Maisie Williams shares her hopes for Arya Stark in Game of Thrones season 7, and beyond


The interview floodgates have opened. TIME has published an interview with Maisie Williams (Arya) it conducted for its recent cover story, and while she doesn’t spill the beans on season 7, she does reveal her hopes for her beleaguered character going forward:

"I would like her to meet with her family members again. I don’t really know how that would go down, but I would love for the Starks to be able to work together. That’s my hope for her future. It’d be really lovely to finally share a scene because that’s what we’ve been working for for so long."

Williams did talk about the cast getting smaller every season, but that hardly constitutes a spoiler. By this point, we’d be shocked if a chunk of them weren’t bumped off every year.

So will Arya get to reunite with her family in season 7? Or is the closest to a Stark reunion going to be that Entertainment Weekly shoot with all the actors hanging out? We’ll know more when season 7 hits our TV screens.

Beyond that, even Williams is in the dark. “[I]n terms of the next season and the final season, we don’t find out anything until they release the scripts, and they usually don’t release the scripts until about a month before shooting, so I won’t know the end until the very end, really,” she said. The strategy behind withholding the scripts is to keep story leaks to a minimum, which Williams understands. “If I knew the ending right now, it’d be really difficult to keep it a secret!”

The ending will come soon enough. After that, Williams is looking forward to gaining some more control over her schedule and walking through some of the many doors the show has opened for her. If her rhetoric is anything to go by, we might see her choose projects that involve a lot of physical exertion — she names the stunt-heavy scenes on Game of Thrones as some of her favorite to shoot, such as her foot chase with the Waif in season 6’s “No One.”

"It was really tough, but it would feel so good coming to the end of a day on set, where not only was it emotionally draining but physically draining as well…It’s just exciting — I love in this job when you can use all of my body and not just my facial expressions and inner emotions. It’s nice getting to run around like a kid."

Williams is very dedicated to getting Arya’s physicality right. For example, although she’s right-handed, Arya is left-handed, something she occasionally has to remind the stunt-people of. “And the stunt guys always come in and say “We have this routine for you” and I have to remind them, “Can we rechoreograph the whole thing, because I’m not doing it with my right hand.” It’s quite exciting, and I did a couple of fencing lessons early on in the show just for myself; they said fighting left-handed puts you at a big advantage because people are used to fighting people who are right-handed.” It’s verisimilitude or nothing for Williams.

Williams also looked back on the show’s early days, and ruminated on growing up in the public eye. It ends up that her school actually asked her to leave around the time she was 15, because she missing so much of it due to her Game of Thrones commitments. She’s been living on her own pretty much ever since, although she’s careful to go home as often as possible and maintain one foot in normal life. “It’s really nice to talk to people not about work, and just to talk to people about, like, ‘Did you see that boy who had his trousers tucked into his shoes?'” she said.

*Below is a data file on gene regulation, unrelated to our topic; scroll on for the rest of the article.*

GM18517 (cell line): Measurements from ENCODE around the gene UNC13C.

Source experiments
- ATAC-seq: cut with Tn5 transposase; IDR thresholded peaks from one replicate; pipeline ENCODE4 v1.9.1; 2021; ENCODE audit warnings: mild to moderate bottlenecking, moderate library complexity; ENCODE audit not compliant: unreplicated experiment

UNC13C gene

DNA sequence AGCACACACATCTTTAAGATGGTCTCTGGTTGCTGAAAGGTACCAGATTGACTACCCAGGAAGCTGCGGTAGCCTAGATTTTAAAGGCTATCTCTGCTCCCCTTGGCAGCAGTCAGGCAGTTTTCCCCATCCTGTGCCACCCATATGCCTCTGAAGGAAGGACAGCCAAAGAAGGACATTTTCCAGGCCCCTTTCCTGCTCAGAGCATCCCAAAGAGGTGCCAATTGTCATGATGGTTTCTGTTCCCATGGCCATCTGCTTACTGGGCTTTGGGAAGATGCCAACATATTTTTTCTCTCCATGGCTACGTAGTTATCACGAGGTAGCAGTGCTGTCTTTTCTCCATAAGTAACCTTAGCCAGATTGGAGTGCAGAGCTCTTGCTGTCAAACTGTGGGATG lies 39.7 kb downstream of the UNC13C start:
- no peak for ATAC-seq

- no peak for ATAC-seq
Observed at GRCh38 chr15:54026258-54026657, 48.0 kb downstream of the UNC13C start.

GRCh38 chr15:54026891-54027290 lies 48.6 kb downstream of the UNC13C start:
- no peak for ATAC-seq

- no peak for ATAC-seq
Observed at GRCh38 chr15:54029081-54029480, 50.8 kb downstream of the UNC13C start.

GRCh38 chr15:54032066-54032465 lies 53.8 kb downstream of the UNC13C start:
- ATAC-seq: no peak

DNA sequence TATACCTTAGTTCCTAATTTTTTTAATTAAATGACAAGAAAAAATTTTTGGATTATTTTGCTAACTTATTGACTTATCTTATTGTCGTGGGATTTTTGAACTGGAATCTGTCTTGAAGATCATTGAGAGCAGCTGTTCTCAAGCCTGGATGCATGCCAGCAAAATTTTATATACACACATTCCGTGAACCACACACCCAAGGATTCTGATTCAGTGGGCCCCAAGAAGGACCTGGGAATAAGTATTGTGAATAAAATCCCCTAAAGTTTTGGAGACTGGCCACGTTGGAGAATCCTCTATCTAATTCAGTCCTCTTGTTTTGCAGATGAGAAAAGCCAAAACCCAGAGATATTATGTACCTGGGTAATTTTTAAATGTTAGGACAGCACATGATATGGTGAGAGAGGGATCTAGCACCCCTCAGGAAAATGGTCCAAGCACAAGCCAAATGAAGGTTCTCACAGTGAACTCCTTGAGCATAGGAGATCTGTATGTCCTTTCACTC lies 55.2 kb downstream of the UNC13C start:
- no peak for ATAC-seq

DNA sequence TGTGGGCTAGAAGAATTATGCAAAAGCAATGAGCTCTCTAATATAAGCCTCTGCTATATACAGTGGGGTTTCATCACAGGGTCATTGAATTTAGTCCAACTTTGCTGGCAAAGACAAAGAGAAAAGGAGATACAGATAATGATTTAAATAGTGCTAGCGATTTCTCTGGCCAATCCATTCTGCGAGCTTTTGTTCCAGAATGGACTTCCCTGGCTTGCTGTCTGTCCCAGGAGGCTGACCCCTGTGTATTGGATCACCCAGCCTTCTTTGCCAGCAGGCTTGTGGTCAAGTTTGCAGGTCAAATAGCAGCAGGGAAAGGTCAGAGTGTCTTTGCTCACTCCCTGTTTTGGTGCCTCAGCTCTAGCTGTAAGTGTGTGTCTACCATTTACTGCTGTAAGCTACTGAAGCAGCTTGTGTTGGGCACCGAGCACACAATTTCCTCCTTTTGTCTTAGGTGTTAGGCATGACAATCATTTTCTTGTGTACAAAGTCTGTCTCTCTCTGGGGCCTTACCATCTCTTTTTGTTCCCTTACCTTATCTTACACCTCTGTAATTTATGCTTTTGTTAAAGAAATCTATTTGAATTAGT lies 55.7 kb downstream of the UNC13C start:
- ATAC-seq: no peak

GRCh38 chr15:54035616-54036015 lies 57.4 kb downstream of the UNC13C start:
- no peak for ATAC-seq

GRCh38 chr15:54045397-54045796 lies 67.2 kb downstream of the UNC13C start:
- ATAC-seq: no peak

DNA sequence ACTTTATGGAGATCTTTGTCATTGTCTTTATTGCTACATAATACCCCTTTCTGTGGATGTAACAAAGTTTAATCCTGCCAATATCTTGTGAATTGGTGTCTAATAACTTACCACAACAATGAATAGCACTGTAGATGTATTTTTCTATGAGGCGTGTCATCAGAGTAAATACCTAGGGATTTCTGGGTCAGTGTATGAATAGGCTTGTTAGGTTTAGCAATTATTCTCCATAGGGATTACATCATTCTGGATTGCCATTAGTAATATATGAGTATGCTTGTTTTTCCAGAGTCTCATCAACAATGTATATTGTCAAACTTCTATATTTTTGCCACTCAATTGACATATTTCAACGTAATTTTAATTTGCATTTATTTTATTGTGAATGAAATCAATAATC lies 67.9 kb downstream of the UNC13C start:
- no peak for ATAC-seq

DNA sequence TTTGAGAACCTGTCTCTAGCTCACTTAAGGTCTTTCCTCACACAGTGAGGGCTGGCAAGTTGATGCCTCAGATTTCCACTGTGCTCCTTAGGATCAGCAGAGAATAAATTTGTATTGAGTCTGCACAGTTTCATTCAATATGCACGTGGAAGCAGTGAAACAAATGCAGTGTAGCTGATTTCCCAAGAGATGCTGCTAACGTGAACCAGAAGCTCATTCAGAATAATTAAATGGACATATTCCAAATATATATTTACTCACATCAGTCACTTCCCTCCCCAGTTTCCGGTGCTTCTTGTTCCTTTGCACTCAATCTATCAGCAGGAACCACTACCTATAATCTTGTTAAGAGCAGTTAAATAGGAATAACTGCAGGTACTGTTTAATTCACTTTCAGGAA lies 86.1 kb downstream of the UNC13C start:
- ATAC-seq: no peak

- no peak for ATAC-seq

"I remember going season-to-season, people coming up to me and saying “Your life is going to change!” Saying it quite excitedly. And it’s like, well, your life can change, if you want it to, but you don’t want to make your life change too dramatically, you can live as normal a life as possible."

Williams will undoubtedly keep that solid footing as she goes forward with her career, but for now, she’s still very much embedded in her Game of Thrones family, including showrunners David Benioff and Dan Weiss. “They’ve always been great with us — the whole cast, but particularly with me and the younger cast members. I almost forget they’re our bosses,” she said. “I think all of us are in awe of the scale of the show, and it’s nice for us to be in that same boat together. It does feel like we’re in that same boat, and it doesn’t feel like they’re loving the fame and they’re our bosses. We’re traveling through this industry together, kind of in shock. We’re all just so grateful but a little bit, like, what the f—.”

Elsewhere in interview land, Aidan Gillen (Petyr “Littlefinger” Baelish) spoke to Serbian outlet Blic about where Littlefinger’s head is at these days. Apparently, he and Sansa will continue their complicated relationship, which will apparently evolve into “something new” that the audience hasn’t seen before in season 7. Forgive us if that makes us nervous.

But after seeing Littlefinger plot and scheme all these years, maybe we’re biased. For his part, Gillen loves his character, although he’s aware the audience sees him as a villain. “It’s fun to lead the audience into liking Littlefinger despite all the bad things he’s done,” Gillen said. “They then feel confused.” What a very Littlefinger thing to say.

Next: Gemma Whelan reflects on Yara becoming a 'main character' in Game of Thrones

We’ll see what new webs Littlefinger weaves when Game of Thrones season 7 debuts on July 16.